Sometimes because I’m not an elite athlete who has skied to the South Pole and climbed Mt. Everest and been an Olympian I feel like a fraud. I wonder why people would see me as a ‘role model’ at all if I haven’t stood on all the world’s hardest, highest, coldest and toughest summits, or how I can work on television and not be as glamorous as the other presenters with those perfect six packs!

I’m never going to be a picture perfect presenter or an elite athlete, but then I realised there is in fact something incredibly extraordinary in being ordinary and that a happy life lived your own way, in full self acceptance is enough. We all have to find more self love.

Instead of being defeated, depressed or jealous when you feel like you don’t measure up, be it physically, financially, in adventure or at work allow it to be a source of motivation, a road map that you can work on to become a bigger, better person. Persevere at being compassionate and accepting towards yourself.

In terms of adventure, I see a landscape of thousands of chicks charging and an industry rapidly changing to support them. I know hundreds of inspiring female stories. Stories like the ones you guys are sharing and promoting.

Sure, there may be a bit of sexism here and there but I also see women changing the status quo. Personally I just go & do whatever it is I want to do at the pace at which I am comfortable. I have no need to prove I am better/worse that the boys. I am happy to just be different. If I don’t like something, I ask questions and work at ways to change it. I’ve never come across any real barriers to females in adventure and if I did, I’d just calmly walk over them, smile over my shoulder and move on! For the most part, I think the guys actually love it when we are just as an enthusiastic and get amongst it alongside them.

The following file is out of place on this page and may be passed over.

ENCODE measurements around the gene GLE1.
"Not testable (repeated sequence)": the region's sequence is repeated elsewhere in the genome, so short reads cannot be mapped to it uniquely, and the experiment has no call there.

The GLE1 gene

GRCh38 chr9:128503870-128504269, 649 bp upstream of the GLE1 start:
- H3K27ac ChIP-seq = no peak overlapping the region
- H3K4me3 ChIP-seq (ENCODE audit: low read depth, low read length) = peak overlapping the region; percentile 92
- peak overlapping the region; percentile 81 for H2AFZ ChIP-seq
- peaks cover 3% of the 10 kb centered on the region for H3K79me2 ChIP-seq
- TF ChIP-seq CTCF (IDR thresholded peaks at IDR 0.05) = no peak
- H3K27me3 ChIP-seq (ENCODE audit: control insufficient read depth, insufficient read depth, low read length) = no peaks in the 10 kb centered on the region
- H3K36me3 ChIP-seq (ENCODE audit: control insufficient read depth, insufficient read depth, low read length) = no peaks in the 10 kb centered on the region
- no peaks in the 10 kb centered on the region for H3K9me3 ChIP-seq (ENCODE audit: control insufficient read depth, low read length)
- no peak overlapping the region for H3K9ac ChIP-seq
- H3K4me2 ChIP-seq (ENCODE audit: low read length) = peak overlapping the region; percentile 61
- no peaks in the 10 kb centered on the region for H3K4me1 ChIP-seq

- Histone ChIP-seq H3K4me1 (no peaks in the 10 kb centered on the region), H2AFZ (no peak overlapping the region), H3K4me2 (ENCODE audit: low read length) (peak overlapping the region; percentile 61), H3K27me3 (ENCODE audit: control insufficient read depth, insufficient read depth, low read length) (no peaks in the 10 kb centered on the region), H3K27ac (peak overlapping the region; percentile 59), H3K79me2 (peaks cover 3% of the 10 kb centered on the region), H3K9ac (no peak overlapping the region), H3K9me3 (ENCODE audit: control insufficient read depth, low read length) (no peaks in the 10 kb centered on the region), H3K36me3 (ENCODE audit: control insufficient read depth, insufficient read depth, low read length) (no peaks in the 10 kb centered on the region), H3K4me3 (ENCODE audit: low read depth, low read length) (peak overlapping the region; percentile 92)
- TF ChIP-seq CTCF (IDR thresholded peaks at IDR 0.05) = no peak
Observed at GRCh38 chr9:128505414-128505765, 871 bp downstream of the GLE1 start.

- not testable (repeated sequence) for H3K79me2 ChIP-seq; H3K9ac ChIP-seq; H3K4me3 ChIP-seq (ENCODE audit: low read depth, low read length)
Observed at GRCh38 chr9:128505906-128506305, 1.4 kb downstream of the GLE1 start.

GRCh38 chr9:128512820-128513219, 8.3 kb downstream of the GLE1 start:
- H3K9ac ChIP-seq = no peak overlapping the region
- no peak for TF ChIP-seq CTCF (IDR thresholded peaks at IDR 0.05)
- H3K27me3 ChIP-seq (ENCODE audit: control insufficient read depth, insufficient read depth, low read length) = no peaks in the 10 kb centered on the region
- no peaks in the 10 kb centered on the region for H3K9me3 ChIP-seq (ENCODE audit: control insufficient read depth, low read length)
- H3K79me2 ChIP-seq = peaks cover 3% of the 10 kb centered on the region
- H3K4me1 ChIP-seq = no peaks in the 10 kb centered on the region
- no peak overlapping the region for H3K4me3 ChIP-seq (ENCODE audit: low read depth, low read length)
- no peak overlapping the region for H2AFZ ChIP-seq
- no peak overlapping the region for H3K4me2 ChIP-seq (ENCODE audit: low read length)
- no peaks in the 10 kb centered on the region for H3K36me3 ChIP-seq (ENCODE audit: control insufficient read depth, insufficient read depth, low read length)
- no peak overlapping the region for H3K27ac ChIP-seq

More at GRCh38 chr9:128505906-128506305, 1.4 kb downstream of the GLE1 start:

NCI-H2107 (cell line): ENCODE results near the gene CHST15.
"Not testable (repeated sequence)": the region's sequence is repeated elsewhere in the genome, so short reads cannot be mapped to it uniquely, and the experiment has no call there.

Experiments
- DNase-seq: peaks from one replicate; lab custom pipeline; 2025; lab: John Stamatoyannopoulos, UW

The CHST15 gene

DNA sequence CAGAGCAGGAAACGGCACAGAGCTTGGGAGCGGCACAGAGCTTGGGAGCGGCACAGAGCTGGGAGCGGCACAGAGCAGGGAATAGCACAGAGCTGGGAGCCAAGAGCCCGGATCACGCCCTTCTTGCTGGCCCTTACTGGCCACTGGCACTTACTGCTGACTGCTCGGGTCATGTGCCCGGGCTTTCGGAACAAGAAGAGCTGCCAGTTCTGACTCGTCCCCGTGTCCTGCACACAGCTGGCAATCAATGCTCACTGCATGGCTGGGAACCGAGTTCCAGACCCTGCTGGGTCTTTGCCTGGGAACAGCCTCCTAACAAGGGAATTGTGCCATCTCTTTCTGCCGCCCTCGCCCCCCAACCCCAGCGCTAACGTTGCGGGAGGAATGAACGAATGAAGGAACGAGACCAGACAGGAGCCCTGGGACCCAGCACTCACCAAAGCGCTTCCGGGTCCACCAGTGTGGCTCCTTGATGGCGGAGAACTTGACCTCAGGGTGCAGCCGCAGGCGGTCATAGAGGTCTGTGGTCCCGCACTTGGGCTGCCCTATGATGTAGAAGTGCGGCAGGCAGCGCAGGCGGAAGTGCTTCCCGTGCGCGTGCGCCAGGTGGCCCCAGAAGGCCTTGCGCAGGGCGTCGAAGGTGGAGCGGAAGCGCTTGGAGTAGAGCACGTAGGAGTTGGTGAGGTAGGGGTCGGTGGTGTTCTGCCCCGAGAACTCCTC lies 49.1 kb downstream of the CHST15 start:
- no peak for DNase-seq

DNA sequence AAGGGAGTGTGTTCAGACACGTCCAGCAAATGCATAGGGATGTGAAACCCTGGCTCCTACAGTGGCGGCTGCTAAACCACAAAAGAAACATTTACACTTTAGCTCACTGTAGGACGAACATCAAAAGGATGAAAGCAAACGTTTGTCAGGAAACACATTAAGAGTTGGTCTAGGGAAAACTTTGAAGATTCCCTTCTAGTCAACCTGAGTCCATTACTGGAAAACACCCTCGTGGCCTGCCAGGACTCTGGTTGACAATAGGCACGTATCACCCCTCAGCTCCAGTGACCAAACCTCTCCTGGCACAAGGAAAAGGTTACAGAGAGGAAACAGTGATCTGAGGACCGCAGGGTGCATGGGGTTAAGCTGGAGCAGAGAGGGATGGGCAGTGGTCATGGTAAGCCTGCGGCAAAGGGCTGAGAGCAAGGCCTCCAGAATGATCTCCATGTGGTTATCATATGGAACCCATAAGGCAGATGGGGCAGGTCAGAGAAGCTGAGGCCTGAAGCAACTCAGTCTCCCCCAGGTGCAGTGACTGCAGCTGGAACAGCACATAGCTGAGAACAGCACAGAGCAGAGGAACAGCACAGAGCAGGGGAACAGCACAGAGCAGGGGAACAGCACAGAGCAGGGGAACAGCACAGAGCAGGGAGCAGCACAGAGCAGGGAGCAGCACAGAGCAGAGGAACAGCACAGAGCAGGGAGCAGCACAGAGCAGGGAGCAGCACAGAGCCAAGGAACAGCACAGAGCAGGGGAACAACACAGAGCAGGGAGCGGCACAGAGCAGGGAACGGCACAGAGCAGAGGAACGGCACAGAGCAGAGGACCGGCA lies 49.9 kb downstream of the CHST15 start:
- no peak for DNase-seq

Photo Credit: Tom McShane

Photo Credit: Tom McShane

What’s the one place you would recommend to travel to here in Australia

The Grampians in Victoria. It’s vast, beautiful, ancient, wild and raw. It delivers everything an adventurer could want and doesn’t pull punches when the weather turns so be prepared and take it seriously. There’s world class hiking being unveiled, beautiful camp spots, awesome rock climbing and bouldering and so much more. It’s also a destination you can enjoy year-round.

You have done a lot of humanitarian work over the years, what can we do or what should we do more of, to help the effected area’s you visited here in Australia?

I have done huge amounts of humanitarian work around the world over the past decade and it’s been incredibly rewarding but I’ve really loved the work I do in my own backyard. We don’t think of Australia as necessarily somewhere our ‘charitable’ help is needed but you’d be surprised.

My favourite not for profit is called the Sir David Martin Foundation who help Youth in Crisis get their lives back on track and break a cycle of destruction. The foundation are also very creative with their fundraising events like their annual Abseil for Youth where you can make a difference by having an epic, once in a lifetime adventure. Rappelling 33 storeys off a skyscraper sound good?

You can out more information here check them out here

(Feature photo by Tim Thatcher)